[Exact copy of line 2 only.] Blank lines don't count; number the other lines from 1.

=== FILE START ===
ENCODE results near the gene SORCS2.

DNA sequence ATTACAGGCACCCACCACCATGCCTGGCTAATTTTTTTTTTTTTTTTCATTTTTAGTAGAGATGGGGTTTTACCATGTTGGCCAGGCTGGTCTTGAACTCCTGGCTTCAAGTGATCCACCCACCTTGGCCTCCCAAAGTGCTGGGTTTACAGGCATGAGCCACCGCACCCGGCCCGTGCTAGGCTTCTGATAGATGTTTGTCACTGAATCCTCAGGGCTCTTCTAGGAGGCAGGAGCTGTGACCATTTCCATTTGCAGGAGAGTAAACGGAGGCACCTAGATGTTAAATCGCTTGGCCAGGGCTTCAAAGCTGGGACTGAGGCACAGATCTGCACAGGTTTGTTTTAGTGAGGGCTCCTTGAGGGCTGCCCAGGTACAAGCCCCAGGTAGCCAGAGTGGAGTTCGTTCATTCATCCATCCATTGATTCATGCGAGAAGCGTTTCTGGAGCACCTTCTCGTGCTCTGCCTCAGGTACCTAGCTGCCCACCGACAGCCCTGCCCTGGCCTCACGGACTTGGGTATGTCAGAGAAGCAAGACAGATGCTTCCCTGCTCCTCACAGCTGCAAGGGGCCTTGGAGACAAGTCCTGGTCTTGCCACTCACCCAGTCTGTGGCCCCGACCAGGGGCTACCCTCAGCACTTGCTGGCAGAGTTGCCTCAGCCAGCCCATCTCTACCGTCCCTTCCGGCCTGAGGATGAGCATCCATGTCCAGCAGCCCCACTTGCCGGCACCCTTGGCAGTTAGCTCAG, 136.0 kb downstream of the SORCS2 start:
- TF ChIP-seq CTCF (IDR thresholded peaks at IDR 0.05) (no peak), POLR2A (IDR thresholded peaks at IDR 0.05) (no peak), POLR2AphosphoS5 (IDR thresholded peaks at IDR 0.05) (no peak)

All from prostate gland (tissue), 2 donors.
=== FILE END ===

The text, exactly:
DNA sequence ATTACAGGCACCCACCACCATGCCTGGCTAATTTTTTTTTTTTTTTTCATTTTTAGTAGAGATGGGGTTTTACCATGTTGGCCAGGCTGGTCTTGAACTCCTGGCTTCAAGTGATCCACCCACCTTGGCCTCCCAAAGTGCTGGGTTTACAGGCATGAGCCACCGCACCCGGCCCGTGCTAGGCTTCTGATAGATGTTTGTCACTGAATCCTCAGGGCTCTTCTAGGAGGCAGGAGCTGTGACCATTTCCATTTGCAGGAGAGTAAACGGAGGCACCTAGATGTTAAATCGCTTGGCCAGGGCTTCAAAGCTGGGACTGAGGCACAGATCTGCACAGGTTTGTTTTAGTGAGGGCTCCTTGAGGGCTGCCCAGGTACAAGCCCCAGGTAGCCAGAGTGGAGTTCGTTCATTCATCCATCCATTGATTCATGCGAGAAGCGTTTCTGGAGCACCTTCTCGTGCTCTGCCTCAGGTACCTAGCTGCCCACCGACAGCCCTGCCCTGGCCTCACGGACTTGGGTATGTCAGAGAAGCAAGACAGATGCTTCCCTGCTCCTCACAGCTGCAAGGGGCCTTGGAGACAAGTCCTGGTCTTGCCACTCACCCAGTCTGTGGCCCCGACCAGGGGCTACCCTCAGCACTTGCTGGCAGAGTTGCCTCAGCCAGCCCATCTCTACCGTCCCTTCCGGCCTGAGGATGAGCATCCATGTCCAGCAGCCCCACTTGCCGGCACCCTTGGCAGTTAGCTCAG, 136.0 kb downstream of the SORCS2 start: